When a witness won't answer your question directly, you should keep on track and ask again, like this:
After a couple rounds of repeating the question, you'll usually get a proper answer. Sometimes, though, you'll have to increase the pressure with an "unresponsive" objection.
In my experience, witnesses often become unnerved when you "move to strike" their answer and immediately become more cooperative. Even if they feel comfortable about the deposition process in general (doctors, for example), your motion to strike leaves them standing on uncertain ground, possibly feeling as if they risk suffering some personal sanction.
Although the "nonresponsive" objection can also be useful at trial, keep in mind that the objection can only be used by the questioning lawyer. As explained by Joseph M. McLaughlin in an article in The Litigation Manual: Trial--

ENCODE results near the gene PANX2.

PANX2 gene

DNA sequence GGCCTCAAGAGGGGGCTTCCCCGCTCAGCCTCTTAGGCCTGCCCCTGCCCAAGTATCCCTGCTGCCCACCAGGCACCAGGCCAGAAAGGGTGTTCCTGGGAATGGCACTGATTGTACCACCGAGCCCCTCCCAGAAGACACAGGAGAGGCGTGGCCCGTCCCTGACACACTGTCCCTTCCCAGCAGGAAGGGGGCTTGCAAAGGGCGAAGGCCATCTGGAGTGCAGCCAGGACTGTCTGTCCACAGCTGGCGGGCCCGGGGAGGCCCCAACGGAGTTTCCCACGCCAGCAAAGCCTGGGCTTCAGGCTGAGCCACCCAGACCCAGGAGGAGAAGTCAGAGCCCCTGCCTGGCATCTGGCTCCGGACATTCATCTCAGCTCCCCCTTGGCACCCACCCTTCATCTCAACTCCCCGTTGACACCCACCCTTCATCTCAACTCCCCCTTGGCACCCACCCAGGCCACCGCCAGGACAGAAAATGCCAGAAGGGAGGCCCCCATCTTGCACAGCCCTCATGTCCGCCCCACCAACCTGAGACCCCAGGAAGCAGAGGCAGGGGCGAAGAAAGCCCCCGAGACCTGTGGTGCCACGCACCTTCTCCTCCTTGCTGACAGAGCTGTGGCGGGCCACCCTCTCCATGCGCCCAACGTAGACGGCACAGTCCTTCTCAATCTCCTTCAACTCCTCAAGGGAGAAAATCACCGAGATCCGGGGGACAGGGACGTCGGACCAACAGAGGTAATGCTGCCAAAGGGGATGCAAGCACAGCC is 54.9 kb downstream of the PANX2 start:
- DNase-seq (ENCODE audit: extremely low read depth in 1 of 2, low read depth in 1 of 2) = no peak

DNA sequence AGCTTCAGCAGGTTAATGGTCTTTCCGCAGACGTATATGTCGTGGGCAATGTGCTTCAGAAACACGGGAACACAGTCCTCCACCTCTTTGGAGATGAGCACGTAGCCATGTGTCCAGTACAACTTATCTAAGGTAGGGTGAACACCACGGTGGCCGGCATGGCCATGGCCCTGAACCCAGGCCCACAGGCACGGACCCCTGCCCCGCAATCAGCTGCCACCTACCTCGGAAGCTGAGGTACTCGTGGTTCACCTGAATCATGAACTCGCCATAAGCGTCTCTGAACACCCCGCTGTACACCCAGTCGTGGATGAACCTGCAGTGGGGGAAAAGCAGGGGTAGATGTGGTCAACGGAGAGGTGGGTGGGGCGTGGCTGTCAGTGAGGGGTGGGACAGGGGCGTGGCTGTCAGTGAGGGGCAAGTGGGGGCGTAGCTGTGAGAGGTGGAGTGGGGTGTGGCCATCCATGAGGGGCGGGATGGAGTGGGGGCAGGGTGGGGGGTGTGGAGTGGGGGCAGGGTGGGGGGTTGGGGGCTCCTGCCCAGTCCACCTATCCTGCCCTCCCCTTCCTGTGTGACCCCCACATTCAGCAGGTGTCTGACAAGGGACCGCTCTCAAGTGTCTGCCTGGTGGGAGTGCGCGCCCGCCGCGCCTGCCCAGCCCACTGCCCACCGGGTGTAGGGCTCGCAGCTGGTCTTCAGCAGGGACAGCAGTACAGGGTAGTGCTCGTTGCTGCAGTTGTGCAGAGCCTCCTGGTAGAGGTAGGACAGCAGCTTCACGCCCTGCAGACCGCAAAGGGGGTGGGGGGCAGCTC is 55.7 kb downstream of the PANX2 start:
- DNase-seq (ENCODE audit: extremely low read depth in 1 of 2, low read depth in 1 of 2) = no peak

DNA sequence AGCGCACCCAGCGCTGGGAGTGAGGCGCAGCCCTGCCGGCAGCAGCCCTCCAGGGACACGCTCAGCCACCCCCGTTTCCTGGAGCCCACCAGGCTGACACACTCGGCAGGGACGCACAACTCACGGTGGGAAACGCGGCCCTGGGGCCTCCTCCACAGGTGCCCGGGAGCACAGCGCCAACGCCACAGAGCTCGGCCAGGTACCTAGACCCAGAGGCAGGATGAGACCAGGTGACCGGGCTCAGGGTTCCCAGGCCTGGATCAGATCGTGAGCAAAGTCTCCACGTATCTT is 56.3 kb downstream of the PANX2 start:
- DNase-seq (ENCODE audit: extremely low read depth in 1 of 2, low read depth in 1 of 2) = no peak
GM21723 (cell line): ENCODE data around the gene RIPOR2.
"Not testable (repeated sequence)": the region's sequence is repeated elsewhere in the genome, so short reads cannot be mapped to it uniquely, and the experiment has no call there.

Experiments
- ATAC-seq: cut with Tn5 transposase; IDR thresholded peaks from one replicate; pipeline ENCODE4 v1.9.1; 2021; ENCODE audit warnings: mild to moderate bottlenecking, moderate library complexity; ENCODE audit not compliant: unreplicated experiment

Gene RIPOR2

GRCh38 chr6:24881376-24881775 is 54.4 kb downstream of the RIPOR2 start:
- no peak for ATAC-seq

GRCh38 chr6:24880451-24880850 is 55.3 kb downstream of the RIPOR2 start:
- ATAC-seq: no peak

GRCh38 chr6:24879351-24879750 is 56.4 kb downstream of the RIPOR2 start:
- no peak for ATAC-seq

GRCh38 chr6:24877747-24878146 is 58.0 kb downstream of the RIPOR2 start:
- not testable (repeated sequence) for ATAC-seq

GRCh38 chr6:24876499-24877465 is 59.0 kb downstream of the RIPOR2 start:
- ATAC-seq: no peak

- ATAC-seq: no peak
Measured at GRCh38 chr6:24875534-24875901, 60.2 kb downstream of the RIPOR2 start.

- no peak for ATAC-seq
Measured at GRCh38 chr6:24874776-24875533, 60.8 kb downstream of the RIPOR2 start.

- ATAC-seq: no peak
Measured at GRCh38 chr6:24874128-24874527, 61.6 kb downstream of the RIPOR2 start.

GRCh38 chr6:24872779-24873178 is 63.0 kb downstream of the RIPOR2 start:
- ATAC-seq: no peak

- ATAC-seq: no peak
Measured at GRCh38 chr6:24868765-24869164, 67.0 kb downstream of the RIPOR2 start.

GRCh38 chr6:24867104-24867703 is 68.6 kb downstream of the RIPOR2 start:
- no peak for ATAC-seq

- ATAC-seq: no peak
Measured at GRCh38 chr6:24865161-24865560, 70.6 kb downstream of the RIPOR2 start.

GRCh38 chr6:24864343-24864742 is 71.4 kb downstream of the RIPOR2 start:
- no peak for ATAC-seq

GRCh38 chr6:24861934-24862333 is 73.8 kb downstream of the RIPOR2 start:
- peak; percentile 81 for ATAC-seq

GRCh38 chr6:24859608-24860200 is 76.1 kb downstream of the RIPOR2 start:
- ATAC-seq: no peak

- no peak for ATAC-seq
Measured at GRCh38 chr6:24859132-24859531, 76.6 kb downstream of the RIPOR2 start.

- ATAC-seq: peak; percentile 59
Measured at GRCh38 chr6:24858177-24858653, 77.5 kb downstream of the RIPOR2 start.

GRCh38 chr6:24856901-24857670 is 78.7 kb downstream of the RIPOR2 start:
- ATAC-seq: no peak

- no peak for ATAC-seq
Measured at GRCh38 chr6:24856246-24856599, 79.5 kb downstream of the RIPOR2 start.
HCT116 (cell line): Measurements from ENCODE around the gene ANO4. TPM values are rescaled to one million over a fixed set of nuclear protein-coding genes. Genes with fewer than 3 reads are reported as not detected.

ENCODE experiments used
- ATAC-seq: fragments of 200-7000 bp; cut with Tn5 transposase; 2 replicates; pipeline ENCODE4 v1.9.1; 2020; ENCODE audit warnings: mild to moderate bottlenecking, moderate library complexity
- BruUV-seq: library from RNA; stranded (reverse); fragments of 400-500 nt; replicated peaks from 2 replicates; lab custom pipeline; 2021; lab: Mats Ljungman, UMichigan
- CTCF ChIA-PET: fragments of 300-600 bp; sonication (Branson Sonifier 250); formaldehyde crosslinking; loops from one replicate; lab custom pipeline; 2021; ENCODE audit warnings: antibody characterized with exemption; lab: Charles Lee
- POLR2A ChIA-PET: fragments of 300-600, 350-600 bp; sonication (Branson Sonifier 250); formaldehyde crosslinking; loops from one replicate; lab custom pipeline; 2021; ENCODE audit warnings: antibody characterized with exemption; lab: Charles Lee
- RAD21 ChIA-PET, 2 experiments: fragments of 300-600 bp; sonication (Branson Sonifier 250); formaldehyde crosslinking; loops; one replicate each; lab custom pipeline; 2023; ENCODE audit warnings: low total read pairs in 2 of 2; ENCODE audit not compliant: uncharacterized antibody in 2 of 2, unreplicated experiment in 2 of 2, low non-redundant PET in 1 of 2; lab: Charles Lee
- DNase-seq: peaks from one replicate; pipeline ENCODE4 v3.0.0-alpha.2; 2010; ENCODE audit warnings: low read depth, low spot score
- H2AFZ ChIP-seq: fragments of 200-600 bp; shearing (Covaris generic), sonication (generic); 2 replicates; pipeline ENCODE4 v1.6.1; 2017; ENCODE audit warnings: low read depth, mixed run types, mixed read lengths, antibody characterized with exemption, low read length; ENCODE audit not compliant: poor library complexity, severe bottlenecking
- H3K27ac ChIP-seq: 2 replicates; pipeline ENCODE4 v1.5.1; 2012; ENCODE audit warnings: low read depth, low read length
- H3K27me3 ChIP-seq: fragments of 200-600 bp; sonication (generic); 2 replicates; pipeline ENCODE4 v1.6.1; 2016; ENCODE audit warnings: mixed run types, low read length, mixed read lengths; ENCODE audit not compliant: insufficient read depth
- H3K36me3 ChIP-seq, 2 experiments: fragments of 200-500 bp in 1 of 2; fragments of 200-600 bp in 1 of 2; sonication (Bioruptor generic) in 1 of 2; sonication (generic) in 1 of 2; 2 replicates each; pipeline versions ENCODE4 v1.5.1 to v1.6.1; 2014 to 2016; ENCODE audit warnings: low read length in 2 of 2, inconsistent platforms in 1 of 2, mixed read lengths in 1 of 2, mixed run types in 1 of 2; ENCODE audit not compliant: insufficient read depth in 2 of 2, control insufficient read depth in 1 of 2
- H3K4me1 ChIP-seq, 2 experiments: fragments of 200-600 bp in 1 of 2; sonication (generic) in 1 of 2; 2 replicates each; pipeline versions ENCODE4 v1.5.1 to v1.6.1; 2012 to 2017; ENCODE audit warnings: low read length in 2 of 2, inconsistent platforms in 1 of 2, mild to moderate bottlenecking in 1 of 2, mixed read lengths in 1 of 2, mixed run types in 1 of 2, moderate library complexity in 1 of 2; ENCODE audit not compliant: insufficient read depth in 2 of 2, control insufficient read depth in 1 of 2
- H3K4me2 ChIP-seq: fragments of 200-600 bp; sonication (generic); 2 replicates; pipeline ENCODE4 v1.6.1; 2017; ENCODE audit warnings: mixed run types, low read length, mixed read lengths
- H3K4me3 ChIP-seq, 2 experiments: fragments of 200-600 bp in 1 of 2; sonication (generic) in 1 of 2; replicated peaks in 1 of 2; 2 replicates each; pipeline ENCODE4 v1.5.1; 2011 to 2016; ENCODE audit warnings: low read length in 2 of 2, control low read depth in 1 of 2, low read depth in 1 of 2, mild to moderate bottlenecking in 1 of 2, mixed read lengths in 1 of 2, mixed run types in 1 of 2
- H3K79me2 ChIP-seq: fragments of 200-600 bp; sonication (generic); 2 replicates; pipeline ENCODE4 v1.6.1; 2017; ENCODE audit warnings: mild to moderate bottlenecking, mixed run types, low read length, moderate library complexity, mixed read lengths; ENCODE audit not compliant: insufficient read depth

Nonresponsiveness is a problem between the questioner and the witness. It is none of the adversary's business. In other words, the only personal who can move to strike a nonresponsive answer is the person who put the question.
See "Objectionable Objections," Joseph M. McLaughlin, The Litigation Manual: Trial (ABA 1999). See also McCormick on Evidence, p. 52 at 127, n.6 (3d ed. 1984); People v. Sweeney, 46 Ill. App. 3d 858, 361 N.E.2d 344 (1977) ("The statement could only be stricken on a request from the questioning counsel, the only one who has standing to object to the nonresponsive nature of the witness' remark").